Milk goes designer
It started in 1995, when Mayfield Dairy Farms, Inc., a member of the Dean Foods family located in Athens, TN, dumped gabletop cartons for its quart, pint and half-pint sizes of milk. Mayfield, embracing the emerging trends toward retro designs, 149447-1203mat8.jpg replaced the gabletops with plastic bottles that mirrored the shape of the glass milk bottles of old. The bottles were blow-molded of natural high-density PE and enveloped in heat-shrinkable sleeve labels. Two years later, the parent company followed suit, and the Chug™ was born. Variations of the Chug are widespread nowadays, with applications expanding to products such as half-and-half and flavored, nondairy creamers.

147301-1203mat12.jpg Shrink-sleeve labeling
A technology imported to the U.S. from Japan in the 1980s, shrink labeling was used for many years to apply clear or printed TE seals over caps, as well as to join together single-unit items in quantities of two or more, with a promotional shrinkband. But, the dawn of the new millennium opened up a colorful chapter in shrink-labeling history.

In the fall of 1997, when Dean Foods introduced the Chug line of bottled milk, the 151224-1203mat9.jpg wildly popular beverage sparked a veritable full-body shrink-sleeve-label frenzy. Packaged in HDPE bottles with fluted caps, the four-variety milk line used brightly flexo-printed full-body PVC sleeve labels that propelled it right out of the milk case and into consumers' shopping carts. Following the Chug launch, milk, water and juice products followed suit packaging-wise, each one out-designing the next with uniquely molded, contoured bottles with snugly fitted and beautifully printed film-sleeve labels. Other product categories soon followed, including powdered mixes, sauces, dressings, candy, snack foods, oils and lubricants, and more, in both plastic and glass bottles. By September, 2002, nearly the entire News Perspective column of PD was devoted to news of emerging shrink-sleeved packages. In May, 2003, a PD feature article headline claimed "Sleeve labels sprouting faster than May flowers."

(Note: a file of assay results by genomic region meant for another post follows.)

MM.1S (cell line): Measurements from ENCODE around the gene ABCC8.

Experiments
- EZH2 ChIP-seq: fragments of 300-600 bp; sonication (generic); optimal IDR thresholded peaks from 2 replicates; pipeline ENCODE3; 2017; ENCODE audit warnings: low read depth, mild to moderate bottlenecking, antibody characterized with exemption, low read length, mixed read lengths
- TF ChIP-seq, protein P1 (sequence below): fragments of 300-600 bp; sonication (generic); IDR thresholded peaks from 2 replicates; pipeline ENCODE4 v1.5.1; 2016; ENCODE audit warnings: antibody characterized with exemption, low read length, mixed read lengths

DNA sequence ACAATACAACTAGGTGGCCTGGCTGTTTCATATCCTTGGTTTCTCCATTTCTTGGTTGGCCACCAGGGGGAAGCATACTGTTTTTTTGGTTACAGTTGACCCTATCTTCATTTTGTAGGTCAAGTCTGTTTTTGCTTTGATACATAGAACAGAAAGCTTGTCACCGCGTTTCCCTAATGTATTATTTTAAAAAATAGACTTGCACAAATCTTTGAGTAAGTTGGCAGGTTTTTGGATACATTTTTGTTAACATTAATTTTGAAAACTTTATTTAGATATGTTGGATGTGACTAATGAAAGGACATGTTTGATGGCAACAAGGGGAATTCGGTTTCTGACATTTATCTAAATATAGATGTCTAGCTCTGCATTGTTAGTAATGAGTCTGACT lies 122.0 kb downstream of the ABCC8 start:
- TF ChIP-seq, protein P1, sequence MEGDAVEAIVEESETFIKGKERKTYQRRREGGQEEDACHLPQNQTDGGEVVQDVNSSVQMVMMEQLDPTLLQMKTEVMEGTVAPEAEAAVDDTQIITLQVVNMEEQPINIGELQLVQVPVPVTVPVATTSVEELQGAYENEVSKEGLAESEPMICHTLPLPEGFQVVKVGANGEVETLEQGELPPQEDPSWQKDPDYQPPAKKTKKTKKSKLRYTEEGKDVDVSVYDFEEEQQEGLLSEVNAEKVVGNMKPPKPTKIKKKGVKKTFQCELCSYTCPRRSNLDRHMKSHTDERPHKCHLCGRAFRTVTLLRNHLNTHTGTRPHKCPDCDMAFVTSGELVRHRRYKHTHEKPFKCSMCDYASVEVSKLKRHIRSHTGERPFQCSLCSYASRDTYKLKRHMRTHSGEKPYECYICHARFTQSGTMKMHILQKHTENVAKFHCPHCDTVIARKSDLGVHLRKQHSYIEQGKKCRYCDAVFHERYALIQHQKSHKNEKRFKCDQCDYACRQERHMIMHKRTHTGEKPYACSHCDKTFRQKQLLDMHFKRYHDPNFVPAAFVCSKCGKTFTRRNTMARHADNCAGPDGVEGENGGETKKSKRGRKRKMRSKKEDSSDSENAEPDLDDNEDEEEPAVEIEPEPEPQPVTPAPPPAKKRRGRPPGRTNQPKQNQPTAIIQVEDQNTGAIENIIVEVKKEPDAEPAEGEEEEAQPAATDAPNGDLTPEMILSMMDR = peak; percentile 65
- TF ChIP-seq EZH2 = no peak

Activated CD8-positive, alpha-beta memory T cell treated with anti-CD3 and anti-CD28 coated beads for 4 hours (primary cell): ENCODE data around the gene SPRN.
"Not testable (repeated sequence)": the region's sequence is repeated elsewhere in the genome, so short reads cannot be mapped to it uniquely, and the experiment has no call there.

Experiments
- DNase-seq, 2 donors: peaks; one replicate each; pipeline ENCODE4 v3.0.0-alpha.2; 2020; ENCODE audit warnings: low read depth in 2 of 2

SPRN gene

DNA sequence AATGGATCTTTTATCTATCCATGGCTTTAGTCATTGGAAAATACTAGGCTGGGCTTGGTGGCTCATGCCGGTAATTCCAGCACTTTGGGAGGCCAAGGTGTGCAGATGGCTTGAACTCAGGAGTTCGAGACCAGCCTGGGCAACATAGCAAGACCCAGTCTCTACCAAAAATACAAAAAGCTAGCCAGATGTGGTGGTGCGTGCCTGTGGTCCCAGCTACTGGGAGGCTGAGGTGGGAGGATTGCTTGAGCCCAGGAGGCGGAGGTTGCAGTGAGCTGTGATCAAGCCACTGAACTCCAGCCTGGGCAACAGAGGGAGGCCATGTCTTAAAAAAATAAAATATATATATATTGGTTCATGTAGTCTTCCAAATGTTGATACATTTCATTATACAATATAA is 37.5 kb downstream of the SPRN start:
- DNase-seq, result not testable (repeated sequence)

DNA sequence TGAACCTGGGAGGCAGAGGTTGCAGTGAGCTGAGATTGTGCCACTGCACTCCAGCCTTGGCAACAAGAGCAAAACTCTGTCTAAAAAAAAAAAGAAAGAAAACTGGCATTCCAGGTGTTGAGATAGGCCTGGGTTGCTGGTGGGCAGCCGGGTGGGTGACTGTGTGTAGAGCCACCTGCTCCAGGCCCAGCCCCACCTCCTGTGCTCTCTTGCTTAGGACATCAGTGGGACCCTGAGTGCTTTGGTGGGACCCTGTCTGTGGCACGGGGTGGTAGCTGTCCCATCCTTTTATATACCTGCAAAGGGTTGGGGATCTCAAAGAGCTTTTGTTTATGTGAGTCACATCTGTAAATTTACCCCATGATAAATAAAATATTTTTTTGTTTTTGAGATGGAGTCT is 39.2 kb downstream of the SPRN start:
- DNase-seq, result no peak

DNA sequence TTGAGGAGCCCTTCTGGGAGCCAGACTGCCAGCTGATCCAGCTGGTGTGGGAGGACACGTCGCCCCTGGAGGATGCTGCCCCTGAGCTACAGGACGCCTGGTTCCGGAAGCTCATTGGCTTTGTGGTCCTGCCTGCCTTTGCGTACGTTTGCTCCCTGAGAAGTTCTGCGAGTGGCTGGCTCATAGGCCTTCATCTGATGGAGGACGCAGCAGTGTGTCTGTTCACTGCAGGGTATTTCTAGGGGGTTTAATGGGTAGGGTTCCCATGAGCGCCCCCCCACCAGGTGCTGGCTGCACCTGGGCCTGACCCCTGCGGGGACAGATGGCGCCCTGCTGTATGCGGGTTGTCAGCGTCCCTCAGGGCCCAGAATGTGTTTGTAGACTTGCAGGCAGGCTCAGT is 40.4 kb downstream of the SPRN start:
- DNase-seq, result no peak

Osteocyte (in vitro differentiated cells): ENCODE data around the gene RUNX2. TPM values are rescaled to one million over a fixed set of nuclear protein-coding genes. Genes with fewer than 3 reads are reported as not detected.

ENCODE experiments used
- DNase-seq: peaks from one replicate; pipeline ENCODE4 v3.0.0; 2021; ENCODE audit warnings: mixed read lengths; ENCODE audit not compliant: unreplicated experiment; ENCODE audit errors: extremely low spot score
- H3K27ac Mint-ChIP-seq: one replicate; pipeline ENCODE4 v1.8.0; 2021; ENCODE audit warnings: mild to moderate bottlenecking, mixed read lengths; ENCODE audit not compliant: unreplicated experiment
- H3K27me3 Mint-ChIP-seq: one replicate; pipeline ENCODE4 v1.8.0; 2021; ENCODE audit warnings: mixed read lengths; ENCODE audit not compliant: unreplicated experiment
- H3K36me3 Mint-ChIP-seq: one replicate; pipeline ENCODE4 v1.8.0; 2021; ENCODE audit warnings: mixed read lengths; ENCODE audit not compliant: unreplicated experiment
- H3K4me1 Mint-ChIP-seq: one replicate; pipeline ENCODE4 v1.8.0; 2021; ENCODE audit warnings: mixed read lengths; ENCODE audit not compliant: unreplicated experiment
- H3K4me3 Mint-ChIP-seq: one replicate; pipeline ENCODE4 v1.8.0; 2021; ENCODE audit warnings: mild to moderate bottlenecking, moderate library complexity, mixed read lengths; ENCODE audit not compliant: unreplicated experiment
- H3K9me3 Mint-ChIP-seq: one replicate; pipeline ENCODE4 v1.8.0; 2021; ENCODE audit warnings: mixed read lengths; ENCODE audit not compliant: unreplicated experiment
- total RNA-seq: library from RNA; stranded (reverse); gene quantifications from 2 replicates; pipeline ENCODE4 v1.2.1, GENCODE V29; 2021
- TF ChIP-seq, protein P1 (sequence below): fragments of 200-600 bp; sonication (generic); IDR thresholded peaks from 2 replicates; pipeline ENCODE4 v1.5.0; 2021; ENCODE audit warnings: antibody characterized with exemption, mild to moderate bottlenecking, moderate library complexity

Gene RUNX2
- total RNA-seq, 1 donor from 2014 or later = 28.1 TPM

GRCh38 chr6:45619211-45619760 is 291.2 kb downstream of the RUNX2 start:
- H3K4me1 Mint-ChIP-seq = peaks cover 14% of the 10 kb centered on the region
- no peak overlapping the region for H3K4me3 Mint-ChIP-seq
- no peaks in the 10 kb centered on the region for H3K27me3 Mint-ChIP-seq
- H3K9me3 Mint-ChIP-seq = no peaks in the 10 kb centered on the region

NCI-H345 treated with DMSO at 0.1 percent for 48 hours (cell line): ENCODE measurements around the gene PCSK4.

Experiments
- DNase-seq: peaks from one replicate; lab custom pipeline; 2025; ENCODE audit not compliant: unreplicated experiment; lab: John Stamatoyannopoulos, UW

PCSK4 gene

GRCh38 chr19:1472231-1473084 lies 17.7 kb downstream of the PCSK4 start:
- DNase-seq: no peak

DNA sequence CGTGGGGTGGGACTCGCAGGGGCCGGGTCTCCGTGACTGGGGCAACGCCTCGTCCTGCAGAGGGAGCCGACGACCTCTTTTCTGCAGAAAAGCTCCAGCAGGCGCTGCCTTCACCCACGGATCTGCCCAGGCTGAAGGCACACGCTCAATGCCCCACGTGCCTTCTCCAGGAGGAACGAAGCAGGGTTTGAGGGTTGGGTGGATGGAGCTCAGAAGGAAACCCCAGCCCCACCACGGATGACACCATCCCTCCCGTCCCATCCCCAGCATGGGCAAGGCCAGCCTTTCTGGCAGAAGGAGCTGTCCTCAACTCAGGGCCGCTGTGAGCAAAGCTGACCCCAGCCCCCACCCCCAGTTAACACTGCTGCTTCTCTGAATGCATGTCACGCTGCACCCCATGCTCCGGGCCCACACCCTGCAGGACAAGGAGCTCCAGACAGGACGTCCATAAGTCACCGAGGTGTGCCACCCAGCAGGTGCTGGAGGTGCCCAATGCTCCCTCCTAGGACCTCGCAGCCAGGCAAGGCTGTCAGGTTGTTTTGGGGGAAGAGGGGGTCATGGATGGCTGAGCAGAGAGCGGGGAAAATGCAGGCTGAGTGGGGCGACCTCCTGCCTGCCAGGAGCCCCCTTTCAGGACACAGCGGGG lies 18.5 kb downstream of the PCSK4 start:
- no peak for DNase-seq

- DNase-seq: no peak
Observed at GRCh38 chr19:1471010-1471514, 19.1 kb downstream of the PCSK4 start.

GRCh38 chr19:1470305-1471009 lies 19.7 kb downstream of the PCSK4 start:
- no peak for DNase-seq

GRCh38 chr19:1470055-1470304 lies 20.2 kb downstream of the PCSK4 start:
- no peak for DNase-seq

According to several sources, from the mid-1990s onward, the shrink-sleeve label began growing at an annual rate of 15 percent. In 2001, Packaging Strategies made available a report on the market that stated: "Shrink labels for contour packaging will be the fastest-growing segment in the North American label industry through 2005–with a projected annual growth rate of more than 20 percent."